Note to readers: I am no expert in this stuff. Nothing in this blog should be taken as medical or psychological advice. In fact, I’m writing it in what is still realistically a post-operation haze, so my opinions are probably coloured accordingly. I have gone from diagnosis to operation to recovery in a little over a week, so my impressions are dazed and confused. There are picture of scars, staples and swellings within, if that isn’t your bag.
Meningioma is described as ‘the sugeon’s friend’ (by surgeons, it must be said) as it is almost always benign, relatively easy to operate on, and can make big difference to someone’s life when removed.
But as a sufferer, the surgeon’s viewpoint doesn’t change the fact that you are looking down the barrel at brain surgery. Brain surgery is no picnic.
The operation itself
Of course no two operations are the same. Your tumour isn’t my tumour isn’t her tumour and isn’t his tumour. If you are lucky, as I was, the op can take under a couple of hours to perform. More complex rumours in harder to reach places can take much longer. Your surgeon *will* talk it through with you. Listen to them to understand what they will be doing. In practical terms, your own understanding will make no difference, but I suspect going into these things with eyes wide open is the best kind of preparation for the aftermath.
I’m neither therapist nor surgeon but prepare yourself as best you can by concentrating on the end goal. The surgery might be painful and you might be set up for weeks or months of turbulence afterwards but in the long term, you’re setting something very serious right.
When you come round, you will probably be in a recovery room rather than your own ward. This room is where the anaesthetists can monitor you as you wake, checking your vital systems and so on. You might even find the surgeon present to try and engage you in conversation for a first impression ‘heads up’ as to your mental functions.
Unfortunately for me, I actually woke up as I was wheeled into the scanning room for an emergency CT scan. Immediately after the operation I suffered a further seizure, likely a side-effect of the operation. This isn’t uncommon, as the operation takes place on the surface of the brain – the stimulation of which is liable to cause seizures.
Let there be no doubt. Someone cutting your head open causes disfigurement and pain. It may be minor op in the grand scheme of things to a surgeon, but that means next to nothing to you. At the end of the day, this is invasive surgery into your head. Your skull has been cut open, you scalp peeled back and various implements brought to bear directly on your brain. That hurts. No two ways about it.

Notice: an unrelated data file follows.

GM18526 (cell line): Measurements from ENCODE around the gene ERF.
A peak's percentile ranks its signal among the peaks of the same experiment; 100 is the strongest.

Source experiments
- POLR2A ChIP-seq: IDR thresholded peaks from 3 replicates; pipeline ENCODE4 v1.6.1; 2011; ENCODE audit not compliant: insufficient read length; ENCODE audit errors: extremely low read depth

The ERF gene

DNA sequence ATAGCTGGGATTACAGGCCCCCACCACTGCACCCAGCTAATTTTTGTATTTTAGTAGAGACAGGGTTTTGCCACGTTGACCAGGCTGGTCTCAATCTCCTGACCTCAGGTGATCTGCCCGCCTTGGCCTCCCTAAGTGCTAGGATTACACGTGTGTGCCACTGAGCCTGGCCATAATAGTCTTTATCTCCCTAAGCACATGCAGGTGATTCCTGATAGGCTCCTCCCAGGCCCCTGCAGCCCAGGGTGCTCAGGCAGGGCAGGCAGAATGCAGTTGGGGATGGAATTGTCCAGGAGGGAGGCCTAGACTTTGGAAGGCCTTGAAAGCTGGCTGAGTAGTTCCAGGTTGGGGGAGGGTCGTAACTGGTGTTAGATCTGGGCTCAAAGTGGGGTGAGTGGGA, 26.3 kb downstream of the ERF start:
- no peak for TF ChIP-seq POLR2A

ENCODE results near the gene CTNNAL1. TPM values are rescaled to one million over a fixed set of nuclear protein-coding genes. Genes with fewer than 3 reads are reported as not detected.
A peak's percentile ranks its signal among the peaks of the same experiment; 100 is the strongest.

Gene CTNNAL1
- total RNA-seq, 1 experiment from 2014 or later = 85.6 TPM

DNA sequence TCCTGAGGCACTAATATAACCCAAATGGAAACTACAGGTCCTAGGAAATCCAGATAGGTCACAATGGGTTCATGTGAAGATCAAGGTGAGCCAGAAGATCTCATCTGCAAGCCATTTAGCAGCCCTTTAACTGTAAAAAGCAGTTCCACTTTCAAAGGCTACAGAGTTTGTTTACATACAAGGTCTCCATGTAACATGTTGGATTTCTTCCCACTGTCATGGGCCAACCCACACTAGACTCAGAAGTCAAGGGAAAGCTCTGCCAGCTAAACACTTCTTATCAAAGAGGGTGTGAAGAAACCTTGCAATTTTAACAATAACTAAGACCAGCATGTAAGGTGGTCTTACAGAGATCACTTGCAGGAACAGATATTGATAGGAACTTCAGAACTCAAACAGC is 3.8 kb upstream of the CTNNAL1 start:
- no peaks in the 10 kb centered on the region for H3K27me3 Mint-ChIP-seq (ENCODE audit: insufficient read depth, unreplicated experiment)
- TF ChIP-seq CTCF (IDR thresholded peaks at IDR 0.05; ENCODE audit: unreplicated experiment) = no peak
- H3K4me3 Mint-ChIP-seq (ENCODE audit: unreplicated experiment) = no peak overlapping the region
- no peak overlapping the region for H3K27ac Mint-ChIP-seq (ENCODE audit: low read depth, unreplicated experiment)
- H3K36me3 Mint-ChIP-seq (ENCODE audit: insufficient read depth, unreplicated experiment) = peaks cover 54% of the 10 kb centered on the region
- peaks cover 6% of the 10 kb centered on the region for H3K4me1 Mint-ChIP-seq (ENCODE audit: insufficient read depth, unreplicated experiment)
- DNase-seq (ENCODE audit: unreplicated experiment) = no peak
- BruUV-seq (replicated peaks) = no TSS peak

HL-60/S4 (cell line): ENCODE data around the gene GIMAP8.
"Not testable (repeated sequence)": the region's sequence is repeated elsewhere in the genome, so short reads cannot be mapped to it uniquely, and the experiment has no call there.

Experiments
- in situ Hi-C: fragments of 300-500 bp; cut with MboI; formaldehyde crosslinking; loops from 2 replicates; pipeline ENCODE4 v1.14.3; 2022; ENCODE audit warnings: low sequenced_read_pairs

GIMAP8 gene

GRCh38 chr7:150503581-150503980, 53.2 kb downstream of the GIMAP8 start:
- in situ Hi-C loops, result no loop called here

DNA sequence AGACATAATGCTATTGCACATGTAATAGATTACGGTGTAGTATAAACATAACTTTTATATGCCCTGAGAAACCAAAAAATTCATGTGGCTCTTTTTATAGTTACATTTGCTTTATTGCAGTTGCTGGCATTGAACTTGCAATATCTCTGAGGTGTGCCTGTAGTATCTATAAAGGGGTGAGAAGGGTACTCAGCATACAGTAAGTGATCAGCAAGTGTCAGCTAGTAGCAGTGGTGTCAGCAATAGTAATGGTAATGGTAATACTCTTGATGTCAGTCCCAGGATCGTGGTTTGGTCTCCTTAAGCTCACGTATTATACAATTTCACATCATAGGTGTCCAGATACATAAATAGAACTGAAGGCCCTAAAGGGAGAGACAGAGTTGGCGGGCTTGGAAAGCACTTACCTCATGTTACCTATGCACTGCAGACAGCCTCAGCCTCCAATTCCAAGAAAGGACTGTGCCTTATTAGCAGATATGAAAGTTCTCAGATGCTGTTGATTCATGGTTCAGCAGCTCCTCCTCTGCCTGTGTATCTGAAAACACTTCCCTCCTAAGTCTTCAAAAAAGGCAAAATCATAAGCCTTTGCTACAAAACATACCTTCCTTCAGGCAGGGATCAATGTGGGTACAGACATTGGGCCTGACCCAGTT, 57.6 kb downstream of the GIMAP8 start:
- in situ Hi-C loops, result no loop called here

Not only that, but your head will have been held in place during the operation with a frame to hold everything in position should you start to have a seizure during the actual surgery itself (a thrashing head being that much harder to operate on). This is fastened to your head via pins which are inserted under your scalp. These leave unattractive small puncture wounds around your head, which may weep blood and other fluids.
With all this going on, pain is no surprise. The nature of the pain probably varies from person to person and nature of both the surgery and the tumour itself. In my instance, the pain has primarily manifested itself as a near-constant feeling of pressure in my skull, feeling much sharper during the night as I lay on my side – an act which presumably actually increases the pressue.
Sleep & Confusion
You will be tired. Operations of any kind sap you of energy, despite asking no more of you than to lie on a table. The lingering effects of the anaesthetic coupled to the physical side effects of the operation mean that when you first begin to wake up you will do so haltingly and probably in some confusion. Falling back asleep is almost inevitable. Welcome it, for the next couple of days you will find sleep hard to come by.
After your first proper spell of consciousness, you will inevitably begin to fall asleep – as even a minor conversation is tiring in those first few hours. You may find yourself slightly confused and disorientated.
During this initial spell of waking, you will be asked questions by the nurses as they take your blood pressure and heart rate every couple of hours. These are standard questions along the lines of “what year is it?” “what month is it?” “where are you?” and “why are you leering at my uniform?”.
In the days following, you might find that you are unable to return to sleep upon waking in the night. My experience has been exactly that: as well as the pain itself, I have found myself massively overstimulated in the night, with my brain apparently set on hyperdrive. I’ve found myself writing emails, sending texts and reading books with feverish hands despite being wrapped in a fug of pain and drugs.
This naturally effects the day/night/sleep/wake balance. At the time of writing, I haven’t got anywhere near a natural bodyclock rhythm going on.